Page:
Symphony Hall Once Again Hosts BU’s Symphonic Chorus, Symphony Orchestra
Tonight’s program to feature sacred choral works
In what has become a celebrated tradition, the BU Symphony Orchestra and Symphonic Chorus return to Boston’s Symphony Hall tonight, with a program of powerful, poetic works by Ralph Vaughan Williams, Francis Poulenc, and Charles Ives. Ann Howard Jones, a College of Fine Arts professor of music and director of choral activities, will conduct the concert of what are believed to be the greatest sacred choral works of each of the three early 20th-century composers.
The program, the first of this school year’s two annual CFA performances on the stage of one of the world’s finest concert halls, features two faculty soloists, soprano Lynn Eustis, a CFA associate professor of music and chair of the voice department, and baritone James Demler, a CFA assistant professor of music. “It’s fantastic for students to see their teachers perform,” says Jones, who will lead 150 voices in demanding works that display an extraordinary versatility—from the dark, mysterious minor key passages in Poulenc’s Gloria to the tense, explosive, and ultimately chant-like verses of Ives’ Psalm 90, arranged by David Hoose, a CFA professor of music and director of orchestral activities.
An innovative, demanding composer who explored new tonal forms and radical instrumentation, Ives was born in 1874 in Connecticut, where he worked as a businessman while composing his often controversial works. Psalm 90 is “the composition with which Ives was most satisfied,” says Hoose, who altered the composer’s orchestration so the piece could appear on a program of other choral-orchestral music. Hoose’s orchestration “has made Psalm 90 more performable,” says Jones of the richly textured, haunting work characterized by chants and tone clusters. “The orchestration makes no attempt to imitate Ives’ extraordinary use of the orchestra, partly because it would be too difficult, but also because this unusual composition does not suggest a kaleidoscopic orchestral palette,” says Hoose, adding that Psalm 90 embodies a “sturdy clarity befitting the powerful words.”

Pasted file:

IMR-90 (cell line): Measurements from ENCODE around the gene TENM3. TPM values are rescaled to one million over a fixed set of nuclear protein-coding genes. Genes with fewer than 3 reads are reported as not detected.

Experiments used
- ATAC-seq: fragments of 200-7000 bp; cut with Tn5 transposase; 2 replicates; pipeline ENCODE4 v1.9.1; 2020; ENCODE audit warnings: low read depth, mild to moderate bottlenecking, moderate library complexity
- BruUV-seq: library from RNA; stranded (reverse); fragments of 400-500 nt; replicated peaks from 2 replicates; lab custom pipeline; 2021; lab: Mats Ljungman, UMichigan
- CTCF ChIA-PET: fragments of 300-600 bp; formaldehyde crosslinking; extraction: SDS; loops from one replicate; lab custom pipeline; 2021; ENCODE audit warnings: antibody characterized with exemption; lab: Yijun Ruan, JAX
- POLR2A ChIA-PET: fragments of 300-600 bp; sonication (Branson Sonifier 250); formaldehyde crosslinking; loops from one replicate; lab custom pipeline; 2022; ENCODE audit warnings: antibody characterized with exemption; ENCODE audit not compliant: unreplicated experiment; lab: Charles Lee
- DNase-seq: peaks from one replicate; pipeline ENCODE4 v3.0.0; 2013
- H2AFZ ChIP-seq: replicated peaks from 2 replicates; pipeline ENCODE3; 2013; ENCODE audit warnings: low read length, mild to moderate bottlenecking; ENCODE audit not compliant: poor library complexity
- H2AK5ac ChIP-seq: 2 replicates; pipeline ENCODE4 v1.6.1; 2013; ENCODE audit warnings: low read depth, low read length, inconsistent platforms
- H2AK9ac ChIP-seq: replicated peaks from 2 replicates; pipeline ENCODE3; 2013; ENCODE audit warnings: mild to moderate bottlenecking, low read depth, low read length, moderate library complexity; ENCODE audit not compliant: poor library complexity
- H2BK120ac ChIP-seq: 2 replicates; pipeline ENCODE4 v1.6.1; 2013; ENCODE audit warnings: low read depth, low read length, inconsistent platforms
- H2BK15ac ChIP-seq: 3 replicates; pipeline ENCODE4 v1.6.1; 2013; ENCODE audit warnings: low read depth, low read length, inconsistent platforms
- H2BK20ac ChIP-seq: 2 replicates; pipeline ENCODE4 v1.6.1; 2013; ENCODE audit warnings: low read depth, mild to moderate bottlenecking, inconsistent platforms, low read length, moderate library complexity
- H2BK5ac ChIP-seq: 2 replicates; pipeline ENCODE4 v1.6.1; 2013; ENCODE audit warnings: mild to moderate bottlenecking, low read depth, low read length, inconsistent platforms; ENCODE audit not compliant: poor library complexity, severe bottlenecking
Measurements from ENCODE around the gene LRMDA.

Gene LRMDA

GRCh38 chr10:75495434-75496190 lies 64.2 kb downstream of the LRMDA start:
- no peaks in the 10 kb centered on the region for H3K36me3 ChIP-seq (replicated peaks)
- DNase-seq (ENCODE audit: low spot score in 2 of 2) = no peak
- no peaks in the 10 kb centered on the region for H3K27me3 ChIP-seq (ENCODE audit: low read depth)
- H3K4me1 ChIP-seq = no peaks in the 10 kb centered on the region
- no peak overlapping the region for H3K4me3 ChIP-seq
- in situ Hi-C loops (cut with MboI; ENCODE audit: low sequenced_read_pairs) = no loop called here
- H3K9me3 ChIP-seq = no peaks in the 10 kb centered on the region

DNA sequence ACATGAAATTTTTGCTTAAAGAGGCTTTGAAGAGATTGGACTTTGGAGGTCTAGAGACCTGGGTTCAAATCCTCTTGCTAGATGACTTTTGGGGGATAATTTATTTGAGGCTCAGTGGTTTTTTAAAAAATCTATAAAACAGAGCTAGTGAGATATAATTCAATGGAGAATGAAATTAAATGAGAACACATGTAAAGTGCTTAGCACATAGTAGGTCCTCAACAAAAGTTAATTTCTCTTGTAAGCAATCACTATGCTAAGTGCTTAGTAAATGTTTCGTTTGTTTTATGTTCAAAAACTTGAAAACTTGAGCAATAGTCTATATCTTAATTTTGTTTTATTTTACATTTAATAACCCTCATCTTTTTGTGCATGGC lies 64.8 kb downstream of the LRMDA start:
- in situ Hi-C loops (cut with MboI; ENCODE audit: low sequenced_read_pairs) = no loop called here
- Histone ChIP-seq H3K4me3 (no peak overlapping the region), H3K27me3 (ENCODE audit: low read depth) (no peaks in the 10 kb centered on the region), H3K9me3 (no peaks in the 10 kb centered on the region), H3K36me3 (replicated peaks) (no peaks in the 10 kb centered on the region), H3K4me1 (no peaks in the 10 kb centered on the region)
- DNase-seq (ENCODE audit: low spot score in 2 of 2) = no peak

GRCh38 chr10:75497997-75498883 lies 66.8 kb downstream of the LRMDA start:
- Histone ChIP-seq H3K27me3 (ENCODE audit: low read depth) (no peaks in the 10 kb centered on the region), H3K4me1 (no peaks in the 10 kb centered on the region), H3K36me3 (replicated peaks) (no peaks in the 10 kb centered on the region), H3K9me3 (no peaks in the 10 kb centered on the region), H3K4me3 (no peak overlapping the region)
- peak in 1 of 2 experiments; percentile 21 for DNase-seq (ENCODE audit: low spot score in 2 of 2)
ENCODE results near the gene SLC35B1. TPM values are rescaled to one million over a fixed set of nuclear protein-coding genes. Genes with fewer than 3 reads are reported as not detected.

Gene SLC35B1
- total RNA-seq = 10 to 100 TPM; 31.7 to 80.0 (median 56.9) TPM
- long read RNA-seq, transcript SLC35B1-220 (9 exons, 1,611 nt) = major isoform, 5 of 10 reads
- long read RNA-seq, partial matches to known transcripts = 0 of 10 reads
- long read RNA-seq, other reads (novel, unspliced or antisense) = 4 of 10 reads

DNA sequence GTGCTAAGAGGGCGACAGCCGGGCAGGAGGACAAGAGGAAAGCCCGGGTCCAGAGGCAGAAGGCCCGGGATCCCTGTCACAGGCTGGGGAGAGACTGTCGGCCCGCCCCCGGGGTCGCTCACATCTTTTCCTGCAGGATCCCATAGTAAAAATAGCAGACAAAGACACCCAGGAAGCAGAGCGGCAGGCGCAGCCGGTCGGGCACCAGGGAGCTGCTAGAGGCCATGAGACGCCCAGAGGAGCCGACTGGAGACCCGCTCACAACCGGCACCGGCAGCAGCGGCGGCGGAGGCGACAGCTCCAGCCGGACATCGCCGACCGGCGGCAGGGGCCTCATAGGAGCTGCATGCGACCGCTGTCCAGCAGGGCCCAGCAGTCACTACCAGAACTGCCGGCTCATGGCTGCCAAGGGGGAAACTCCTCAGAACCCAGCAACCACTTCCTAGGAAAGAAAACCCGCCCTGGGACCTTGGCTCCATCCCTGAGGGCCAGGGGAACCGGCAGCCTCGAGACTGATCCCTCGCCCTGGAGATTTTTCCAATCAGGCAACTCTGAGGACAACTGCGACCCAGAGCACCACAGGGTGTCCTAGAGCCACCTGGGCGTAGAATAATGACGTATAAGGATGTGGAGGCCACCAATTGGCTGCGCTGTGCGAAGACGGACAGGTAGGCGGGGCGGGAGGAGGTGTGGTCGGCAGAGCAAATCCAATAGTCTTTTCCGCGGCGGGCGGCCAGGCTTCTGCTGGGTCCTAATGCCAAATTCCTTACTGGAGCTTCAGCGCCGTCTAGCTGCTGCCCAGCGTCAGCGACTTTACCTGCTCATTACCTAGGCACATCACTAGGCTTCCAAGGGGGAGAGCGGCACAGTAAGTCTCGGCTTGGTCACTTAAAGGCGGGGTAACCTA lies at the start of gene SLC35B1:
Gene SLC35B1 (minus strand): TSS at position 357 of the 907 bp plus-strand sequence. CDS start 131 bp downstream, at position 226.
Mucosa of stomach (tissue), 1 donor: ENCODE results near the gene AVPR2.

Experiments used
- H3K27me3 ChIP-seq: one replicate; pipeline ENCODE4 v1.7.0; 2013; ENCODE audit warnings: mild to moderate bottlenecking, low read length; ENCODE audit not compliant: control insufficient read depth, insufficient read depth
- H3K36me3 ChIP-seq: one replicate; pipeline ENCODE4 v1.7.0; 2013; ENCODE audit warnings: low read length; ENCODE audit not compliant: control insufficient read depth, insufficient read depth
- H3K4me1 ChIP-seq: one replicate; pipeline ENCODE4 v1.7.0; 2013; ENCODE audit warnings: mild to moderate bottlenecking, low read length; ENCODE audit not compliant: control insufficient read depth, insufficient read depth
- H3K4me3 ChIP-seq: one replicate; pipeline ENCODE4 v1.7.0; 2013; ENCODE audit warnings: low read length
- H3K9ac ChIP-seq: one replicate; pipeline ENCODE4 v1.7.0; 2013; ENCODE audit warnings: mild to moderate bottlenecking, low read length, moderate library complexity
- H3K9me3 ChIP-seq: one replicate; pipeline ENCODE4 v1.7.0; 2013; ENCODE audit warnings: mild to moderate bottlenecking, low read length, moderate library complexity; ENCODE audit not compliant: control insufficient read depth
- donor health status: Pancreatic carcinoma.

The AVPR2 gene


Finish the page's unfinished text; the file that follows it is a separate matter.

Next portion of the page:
Prolific British composer Vaughan Williams, born in 1872, drew inspiration from folk songs and carols collected from his travels. He composed in every genre, from symphonies, opera, and ballet to church music and sacred choral masterpieces like Dona Nobis Pacem, the third piece on tonight’s program. First performed in 1936 as fears of war pervaded Europe, Dona Nobis Pacem (“Grant us peace”) is a cantata that weaves together text from the Latin Mass, biblical verse, a political speech by British Quaker, radical orator, and statesman John Bright, and Walt Whitman’s Civil War poem “Beat! Beat! Drums!” as well as his poems “Reconciliation,” and “Dirge for Two Veterans.” Opening with a movement that “exemplifies the journey of the soul and the nature of the spirit,” says Jones, the piece embodies the composer’s belief “that war is pathos, not glory.” Comprising six parts that range from rousing and percussive to quiet and meditative, the cantata reflects Vaughan Williams’ passion for the quintessential American poet. “I just can’t get him out of my mind,” the composer was quoted as saying.
Born in Paris in 1899, Poulenc began composing religious music later in life, when his rediscovery of his Catholic faith inspired the stirring, somber choral works Stabat Mater and Gloria, which was premiered in 1961 by the Boston Symphony Orchestra. Poulenc, who died two years later, orchestrated the Gloria with a score rich in brass and woodwinds. (The composer is also well known for sonatas for flute, oboe, clarinet, and horn.) The Gloria draws from the early Latin Mass, beginning with the Annunciation, the angel Gabriel’s announcement to Mary that she would bear the savior, and concluding with joyful prayers for salvation. “In referring to the Gloria, Poulenc spoke of its symphonic character,” Jones says. “The words are treated more like poetry than like something sacred unto themselves, suggesting rhythmic ideas and melodic motives.”
Tonight’s concert will be webcast live on the School of Music’s website and rebroadcast on the Virtual Concert Hall site. Since its launch in December 2011, the Virtual Concert Hall has offered high-definition video of concerts of students and faculty. CFA’s Symphony Hall performances have been viewed more than 100,000 times in 130 different countries on the site.
The Boston University Symphony Orchestra and Symphonic Chorus concert, presented by the CFA School of Music, is tonight, Monday, November 18, at 8 p.m., at Symphony Hall, 301 Massachusetts Ave., Boston. Seating is general admission. Tickets are $25; student rush tickets are $10, available at the door today from 10 a.m. to 6 p.m. Members of the BU community receive one free ticket at the door on the day of the performance. Purchase tickets here or call 617-266-1200.+ Comments